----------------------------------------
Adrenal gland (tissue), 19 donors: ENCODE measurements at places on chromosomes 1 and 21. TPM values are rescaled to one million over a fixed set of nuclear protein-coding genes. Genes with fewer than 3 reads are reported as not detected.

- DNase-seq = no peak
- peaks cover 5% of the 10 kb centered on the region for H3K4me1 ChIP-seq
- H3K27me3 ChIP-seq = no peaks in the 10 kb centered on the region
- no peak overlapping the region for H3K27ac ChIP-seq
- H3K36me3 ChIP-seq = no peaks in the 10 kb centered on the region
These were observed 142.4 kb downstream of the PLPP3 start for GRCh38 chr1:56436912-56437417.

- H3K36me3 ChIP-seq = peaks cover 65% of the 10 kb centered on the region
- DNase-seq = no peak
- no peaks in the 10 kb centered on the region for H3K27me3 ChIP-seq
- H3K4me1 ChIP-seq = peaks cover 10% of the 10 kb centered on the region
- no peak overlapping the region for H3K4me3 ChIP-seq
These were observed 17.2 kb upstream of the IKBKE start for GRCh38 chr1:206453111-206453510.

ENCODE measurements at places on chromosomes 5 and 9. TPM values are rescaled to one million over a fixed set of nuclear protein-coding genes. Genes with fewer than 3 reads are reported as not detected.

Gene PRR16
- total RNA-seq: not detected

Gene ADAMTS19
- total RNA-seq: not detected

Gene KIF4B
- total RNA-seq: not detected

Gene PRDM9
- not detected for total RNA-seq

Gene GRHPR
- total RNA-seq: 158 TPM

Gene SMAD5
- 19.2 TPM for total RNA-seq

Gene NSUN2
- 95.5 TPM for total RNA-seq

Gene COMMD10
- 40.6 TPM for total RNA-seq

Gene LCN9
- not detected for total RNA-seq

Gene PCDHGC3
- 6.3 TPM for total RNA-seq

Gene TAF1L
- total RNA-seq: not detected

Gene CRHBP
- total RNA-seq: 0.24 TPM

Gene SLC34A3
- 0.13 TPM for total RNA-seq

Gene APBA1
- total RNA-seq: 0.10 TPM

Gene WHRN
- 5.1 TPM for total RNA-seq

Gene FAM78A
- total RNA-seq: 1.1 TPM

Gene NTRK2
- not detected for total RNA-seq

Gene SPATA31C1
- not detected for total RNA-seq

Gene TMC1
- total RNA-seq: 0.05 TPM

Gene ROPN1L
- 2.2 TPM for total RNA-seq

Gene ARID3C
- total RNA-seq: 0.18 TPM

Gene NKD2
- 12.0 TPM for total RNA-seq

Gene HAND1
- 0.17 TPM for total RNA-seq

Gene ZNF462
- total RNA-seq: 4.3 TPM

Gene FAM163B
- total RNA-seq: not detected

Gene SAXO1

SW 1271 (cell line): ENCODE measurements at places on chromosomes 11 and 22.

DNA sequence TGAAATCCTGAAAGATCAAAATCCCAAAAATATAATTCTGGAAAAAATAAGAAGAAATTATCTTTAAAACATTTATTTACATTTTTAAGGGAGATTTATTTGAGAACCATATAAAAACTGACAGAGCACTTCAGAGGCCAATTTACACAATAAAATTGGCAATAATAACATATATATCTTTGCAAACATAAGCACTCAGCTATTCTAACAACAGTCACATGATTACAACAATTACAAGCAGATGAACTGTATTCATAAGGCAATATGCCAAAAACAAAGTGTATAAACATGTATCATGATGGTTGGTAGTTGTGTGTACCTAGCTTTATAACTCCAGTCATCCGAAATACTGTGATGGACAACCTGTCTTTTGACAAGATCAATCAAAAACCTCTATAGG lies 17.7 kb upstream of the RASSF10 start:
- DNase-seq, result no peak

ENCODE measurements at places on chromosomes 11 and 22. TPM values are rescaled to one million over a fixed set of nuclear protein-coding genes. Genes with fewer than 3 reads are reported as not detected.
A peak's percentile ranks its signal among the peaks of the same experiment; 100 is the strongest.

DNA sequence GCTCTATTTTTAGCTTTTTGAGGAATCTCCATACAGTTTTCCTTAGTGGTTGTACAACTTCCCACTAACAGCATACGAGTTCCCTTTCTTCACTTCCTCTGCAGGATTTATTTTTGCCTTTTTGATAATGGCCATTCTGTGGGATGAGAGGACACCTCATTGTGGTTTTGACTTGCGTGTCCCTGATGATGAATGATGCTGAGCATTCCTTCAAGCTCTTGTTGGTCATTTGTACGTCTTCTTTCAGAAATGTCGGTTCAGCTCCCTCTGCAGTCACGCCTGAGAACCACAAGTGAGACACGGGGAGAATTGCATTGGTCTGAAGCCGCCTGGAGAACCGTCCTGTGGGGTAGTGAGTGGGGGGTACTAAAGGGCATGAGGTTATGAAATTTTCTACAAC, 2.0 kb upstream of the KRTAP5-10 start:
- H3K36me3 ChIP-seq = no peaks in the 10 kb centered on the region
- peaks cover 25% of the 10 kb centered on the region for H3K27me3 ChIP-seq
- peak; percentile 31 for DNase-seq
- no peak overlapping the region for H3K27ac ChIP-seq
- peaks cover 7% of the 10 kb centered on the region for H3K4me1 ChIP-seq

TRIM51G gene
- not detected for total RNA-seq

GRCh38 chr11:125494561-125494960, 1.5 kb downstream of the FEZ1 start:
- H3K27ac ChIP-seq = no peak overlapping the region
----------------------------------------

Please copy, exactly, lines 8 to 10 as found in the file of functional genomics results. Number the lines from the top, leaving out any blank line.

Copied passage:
- H3K36me3 ChIP-seq = peaks cover 65% of the 10 kb centered on the region
- DNase-seq = no peak
- no peaks in the 10 kb centered on the region for H3K27me3 ChIP-seq